The car of driver Dan Wheldon hits the track after bursting into flames when… (Robert Laberge / Getty Images )
Veteran driver Dan Wheldon, who won the Indianapolis 500 for the second time this year, died from injuries suffered Sunday when his car was entangled in a horrific 15-car wreck early in the IndyCar series' season-ending race at Las Vegas Motor Speedway. The Englishman was 33.
As the 34-car field moved through the first turn of Lap 11 on the 1.5-mile oval track at speeds of more than 200 mph, Wheldon was running 25th when cars began spinning in front of him.
As the cars piled up in an instant, Wheldon's No. 77 car slammed into another car in front of his and went airborne before crashing into the fence in Turn 2 and briefly catching fire, video replays showed.
Simultaneously, the car driven by championship contender Will Power also went airborne, others briefly caught fire as they crashed and debris was sprayed in all directions.
After Wheldon was airlifted to a nearby hospital, Randy Bernard, chief executive of the Izod IndyCar Series, announced his death "from unsurvivable injuries." Wheldon is survived by his wife, Susie, and two young sons.
"I just feel for his family," a tearful Danica Patrick, who is leaving the IndyCar series after this year for NASCAR stock car racing, told a television audience. "He'll be missed."
It was the first on-track fatality in IndyCar racing since 2006, when Paul Dana was killed in a practice crash at Homestead-Miami Speedway in Florida.
Three other drivers — Power, JR Hildebrand and Pippa Mann — also reportedly were taken to the hospital for evaluation. There was no immediate word on their condition.
The rest of the race was canceled. But the remaining drivers held a somber salute to Wheldon by climbing back into their cars and, lined up three wide, slowly circled the track for five laps.
As they did so, fans in the grandstands stood and dozens of race-team personnel and safety workers walked to the edge of pit road facing the track, many of them wiping away tears. A bagpipes version of "Amazing Grace" played on the speedway speaker system.
"It is hard to put into words how sad this is for all of us," said three-time Indy 500 winner Helio Castroneves. "On the track we compete, but at the end of the day we are like a big family and today we lost a part of that."
Indianapolis Motor Speedway President Jeff Belskus said "we are incredibly saddened," adding that Wheldon was "a fantastic husband, father and man — a good friend to so many in this sport."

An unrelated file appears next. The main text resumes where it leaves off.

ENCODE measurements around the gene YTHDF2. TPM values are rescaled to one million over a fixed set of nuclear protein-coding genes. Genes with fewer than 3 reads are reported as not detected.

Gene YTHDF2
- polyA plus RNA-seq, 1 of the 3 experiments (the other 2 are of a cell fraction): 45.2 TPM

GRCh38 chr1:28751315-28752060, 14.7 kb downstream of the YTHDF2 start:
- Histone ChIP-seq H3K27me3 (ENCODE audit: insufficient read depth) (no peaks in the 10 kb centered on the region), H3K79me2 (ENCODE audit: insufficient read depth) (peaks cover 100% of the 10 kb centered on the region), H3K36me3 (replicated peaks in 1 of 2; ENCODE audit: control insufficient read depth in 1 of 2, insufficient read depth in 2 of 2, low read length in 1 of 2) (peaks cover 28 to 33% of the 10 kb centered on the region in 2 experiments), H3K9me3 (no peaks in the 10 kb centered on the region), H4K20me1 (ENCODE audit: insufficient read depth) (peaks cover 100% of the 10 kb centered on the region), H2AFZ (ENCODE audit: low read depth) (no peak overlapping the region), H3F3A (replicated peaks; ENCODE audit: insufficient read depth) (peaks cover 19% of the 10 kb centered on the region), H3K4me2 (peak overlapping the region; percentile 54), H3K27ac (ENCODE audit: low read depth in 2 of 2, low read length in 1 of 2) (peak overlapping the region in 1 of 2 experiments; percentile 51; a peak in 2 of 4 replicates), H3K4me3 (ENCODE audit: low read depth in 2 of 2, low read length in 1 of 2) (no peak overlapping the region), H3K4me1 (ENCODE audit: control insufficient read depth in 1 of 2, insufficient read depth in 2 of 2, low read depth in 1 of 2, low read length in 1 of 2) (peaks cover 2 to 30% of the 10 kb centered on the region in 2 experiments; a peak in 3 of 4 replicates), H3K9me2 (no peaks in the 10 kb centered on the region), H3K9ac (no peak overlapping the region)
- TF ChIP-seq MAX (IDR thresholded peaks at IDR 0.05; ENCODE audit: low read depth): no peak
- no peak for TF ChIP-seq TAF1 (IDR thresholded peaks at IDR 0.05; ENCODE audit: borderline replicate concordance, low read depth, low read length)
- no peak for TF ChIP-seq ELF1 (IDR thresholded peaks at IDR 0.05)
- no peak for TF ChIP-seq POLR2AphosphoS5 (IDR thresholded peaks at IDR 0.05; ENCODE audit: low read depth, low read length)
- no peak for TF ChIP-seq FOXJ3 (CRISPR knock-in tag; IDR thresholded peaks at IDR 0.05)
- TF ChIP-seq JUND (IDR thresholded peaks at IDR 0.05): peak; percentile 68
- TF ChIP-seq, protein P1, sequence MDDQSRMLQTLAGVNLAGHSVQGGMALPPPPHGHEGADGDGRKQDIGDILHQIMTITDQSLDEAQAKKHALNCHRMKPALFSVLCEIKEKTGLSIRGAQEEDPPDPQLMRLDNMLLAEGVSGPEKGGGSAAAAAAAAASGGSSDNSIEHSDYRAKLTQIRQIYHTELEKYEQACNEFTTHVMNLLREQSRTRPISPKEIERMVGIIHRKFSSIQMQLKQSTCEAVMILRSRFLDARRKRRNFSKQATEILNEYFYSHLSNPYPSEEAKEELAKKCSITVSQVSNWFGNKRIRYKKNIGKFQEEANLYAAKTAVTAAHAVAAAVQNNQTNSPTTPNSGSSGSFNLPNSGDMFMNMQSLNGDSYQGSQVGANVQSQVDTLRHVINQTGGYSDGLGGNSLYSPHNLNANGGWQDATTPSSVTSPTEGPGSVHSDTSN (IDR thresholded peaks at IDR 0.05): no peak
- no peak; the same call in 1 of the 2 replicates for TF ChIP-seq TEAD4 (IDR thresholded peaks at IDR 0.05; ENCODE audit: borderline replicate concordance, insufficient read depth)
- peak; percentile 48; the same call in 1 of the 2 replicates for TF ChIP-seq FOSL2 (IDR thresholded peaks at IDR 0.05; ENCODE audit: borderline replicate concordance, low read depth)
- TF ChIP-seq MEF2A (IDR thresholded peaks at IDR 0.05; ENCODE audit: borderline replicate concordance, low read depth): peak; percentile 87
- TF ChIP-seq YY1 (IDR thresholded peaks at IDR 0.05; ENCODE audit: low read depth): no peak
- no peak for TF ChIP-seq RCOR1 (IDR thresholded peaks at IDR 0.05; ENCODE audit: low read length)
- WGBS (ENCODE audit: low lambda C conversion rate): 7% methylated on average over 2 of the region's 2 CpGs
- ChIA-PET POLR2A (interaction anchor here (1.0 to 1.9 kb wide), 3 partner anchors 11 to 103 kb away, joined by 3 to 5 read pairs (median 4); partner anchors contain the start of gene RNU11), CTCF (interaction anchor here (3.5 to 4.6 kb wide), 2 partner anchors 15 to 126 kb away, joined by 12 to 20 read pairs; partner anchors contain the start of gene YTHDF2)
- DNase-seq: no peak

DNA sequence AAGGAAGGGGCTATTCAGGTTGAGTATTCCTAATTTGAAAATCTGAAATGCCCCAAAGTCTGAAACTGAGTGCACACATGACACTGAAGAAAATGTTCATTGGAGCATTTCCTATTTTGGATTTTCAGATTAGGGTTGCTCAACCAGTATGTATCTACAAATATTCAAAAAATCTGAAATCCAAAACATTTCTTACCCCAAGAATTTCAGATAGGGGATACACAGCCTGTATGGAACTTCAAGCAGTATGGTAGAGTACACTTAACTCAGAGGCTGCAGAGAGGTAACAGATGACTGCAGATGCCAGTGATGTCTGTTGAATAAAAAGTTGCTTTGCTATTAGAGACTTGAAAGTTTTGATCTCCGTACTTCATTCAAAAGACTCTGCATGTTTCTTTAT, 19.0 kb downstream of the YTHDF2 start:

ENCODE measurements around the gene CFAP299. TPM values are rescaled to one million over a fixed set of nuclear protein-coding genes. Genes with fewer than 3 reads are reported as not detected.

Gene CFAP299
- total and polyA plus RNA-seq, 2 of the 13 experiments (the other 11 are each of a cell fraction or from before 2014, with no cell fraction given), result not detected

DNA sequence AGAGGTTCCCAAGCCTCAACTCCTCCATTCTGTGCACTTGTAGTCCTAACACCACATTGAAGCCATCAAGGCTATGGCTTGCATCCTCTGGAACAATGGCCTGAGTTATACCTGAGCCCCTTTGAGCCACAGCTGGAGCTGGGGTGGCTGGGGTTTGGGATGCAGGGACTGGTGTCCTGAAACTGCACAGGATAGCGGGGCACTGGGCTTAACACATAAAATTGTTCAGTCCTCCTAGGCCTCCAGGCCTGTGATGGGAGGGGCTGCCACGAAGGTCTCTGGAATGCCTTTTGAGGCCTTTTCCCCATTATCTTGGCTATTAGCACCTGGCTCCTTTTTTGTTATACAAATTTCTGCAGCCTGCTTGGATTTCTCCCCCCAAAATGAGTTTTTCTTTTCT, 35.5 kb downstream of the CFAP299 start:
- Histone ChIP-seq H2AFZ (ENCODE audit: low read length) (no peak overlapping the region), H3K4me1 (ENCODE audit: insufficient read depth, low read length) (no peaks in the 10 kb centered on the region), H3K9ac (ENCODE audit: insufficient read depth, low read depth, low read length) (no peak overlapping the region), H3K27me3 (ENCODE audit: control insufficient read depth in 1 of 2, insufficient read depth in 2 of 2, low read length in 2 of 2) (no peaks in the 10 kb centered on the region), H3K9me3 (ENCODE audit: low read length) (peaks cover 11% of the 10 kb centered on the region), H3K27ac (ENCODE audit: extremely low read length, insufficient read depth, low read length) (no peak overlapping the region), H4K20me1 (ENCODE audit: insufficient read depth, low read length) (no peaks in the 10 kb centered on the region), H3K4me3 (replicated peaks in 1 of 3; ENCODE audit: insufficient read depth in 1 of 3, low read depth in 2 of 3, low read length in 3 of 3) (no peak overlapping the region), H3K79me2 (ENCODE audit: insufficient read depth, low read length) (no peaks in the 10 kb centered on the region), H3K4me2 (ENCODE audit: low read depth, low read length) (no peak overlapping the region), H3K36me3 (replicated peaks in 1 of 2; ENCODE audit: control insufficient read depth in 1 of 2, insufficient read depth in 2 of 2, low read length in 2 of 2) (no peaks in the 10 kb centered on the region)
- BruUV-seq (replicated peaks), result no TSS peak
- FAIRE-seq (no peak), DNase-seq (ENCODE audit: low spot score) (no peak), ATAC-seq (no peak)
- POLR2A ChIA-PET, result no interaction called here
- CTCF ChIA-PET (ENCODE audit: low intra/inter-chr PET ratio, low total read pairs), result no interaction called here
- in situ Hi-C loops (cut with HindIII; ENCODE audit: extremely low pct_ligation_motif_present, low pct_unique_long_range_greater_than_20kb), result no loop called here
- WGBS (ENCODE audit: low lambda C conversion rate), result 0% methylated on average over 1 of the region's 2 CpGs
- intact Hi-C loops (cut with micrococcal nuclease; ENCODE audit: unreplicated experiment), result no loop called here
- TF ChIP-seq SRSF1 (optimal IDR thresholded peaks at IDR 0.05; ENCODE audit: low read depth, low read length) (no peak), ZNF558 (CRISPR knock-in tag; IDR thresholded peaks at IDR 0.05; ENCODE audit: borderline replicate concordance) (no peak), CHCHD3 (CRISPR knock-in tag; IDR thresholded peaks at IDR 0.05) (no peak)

Five months ago Wheldon had stunned the motor racing world by winning the speedway's famed Indy 500 after Hildebrand, who appeared to have the race won, crashed into the wall on the final lap.
It was Wheldon's first race of the season because, despite winning 15 IndyCar races up to that point and capturing the series' 2005 championship — the same year in which he won his first Indy 500 — Wheldon had been unable to secure a full-time ride this year.
Wheldon's fateful race in Las Vegas also came about via unusual circumstances. He agreed to be the driver in a challenge whereby he would start at the rear of the field and, if he won, split $5 million with a fan.
Wheldon raced two weeks ago at Kentucky Speedway as a warmup for the Las Vegas race.
A stylish dresser and a superstitious racer — he tapped his car on the nose three times before climbing in — Wheldon also was a student of racing history and had made appearances as a TV racing analyst this year when he wasn't driving.
Wheldon revered the Indy 500 in particular, and shed tears after winning the 100th anniversary race again in May and kneeling to kiss the yard of bricks at the track's finish line.
The Las Vegas crash was one of the worst seen in IndyCar racing in recent memory, both in terms of its violence and the number of cars involved.
Although there have been significant advances in safety in recent years, including so-called SAFER energy-absorbing walls and head-and-neck restraints for drivers, the wreck Sunday again underlined the ever-present danger of a sport in which the cars are racing at such high speeds.
Wheldon and others were averaging 220 mph or faster in their practice sessions at Las Vegas.
"I've never seen anything like it," driver Ryan Briscoe said of the deadly accident. "The debris we all had to drive through the lap later, it looked like a war scene from 'Terminator' or something."
Because the race was canceled, Dario Franchitti — who entered the race with an 18-point lead over Power in the title standings— won his third consecutive IndyCar championship and fourth overall.
Peltz reported from Los Angeles.
The Associated Press contributed to this report.